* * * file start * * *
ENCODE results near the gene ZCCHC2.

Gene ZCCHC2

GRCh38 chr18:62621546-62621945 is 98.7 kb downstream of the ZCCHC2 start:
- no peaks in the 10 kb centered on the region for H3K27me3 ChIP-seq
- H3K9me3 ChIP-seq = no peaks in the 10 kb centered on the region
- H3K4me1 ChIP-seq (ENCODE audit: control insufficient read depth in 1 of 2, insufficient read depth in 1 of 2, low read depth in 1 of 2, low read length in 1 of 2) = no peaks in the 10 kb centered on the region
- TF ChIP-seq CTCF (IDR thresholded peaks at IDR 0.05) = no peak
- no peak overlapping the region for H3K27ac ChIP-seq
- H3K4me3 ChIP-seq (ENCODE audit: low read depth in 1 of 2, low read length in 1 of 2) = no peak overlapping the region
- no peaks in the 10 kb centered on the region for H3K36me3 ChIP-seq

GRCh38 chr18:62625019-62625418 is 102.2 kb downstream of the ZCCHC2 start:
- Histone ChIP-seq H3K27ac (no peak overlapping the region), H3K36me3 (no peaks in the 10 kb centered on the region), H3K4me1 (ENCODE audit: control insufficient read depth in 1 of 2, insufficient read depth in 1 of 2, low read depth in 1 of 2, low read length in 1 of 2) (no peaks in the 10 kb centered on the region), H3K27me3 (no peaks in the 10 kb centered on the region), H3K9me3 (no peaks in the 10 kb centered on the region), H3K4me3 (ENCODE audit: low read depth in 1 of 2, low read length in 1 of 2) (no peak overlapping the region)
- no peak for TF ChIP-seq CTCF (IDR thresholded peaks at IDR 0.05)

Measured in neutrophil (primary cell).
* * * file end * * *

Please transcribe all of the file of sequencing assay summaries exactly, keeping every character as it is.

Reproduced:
ENCODE results near the gene ZCCHC2.

Gene ZCCHC2

GRCh38 chr18:62621546-62621945 is 98.7 kb downstream of the ZCCHC2 start:
- no peaks in the 10 kb centered on the region for H3K27me3 ChIP-seq
- H3K9me3 ChIP-seq = no peaks in the 10 kb centered on the region
- H3K4me1 ChIP-seq (ENCODE audit: control insufficient read depth in 1 of 2, insufficient read depth in 1 of 2, low read depth in 1 of 2, low read length in 1 of 2) = no peaks in the 10 kb centered on the region
- TF ChIP-seq CTCF (IDR thresholded peaks at IDR 0.05) = no peak
- no peak overlapping the region for H3K27ac ChIP-seq
- H3K4me3 ChIP-seq (ENCODE audit: low read depth in 1 of 2, low read length in 1 of 2) = no peak overlapping the region
- no peaks in the 10 kb centered on the region for H3K36me3 ChIP-seq

GRCh38 chr18:62625019-62625418 is 102.2 kb downstream of the ZCCHC2 start:
- Histone ChIP-seq H3K27ac (no peak overlapping the region), H3K36me3 (no peaks in the 10 kb centered on the region), H3K4me1 (ENCODE audit: control insufficient read depth in 1 of 2, insufficient read depth in 1 of 2, low read depth in 1 of 2, low read length in 1 of 2) (no peaks in the 10 kb centered on the region), H3K27me3 (no peaks in the 10 kb centered on the region), H3K9me3 (no peaks in the 10 kb centered on the region), H3K4me3 (ENCODE audit: low read depth in 1 of 2, low read length in 1 of 2) (no peak overlapping the region)
- no peak for TF ChIP-seq CTCF (IDR thresholded peaks at IDR 0.05)

Measured in neutrophil (primary cell).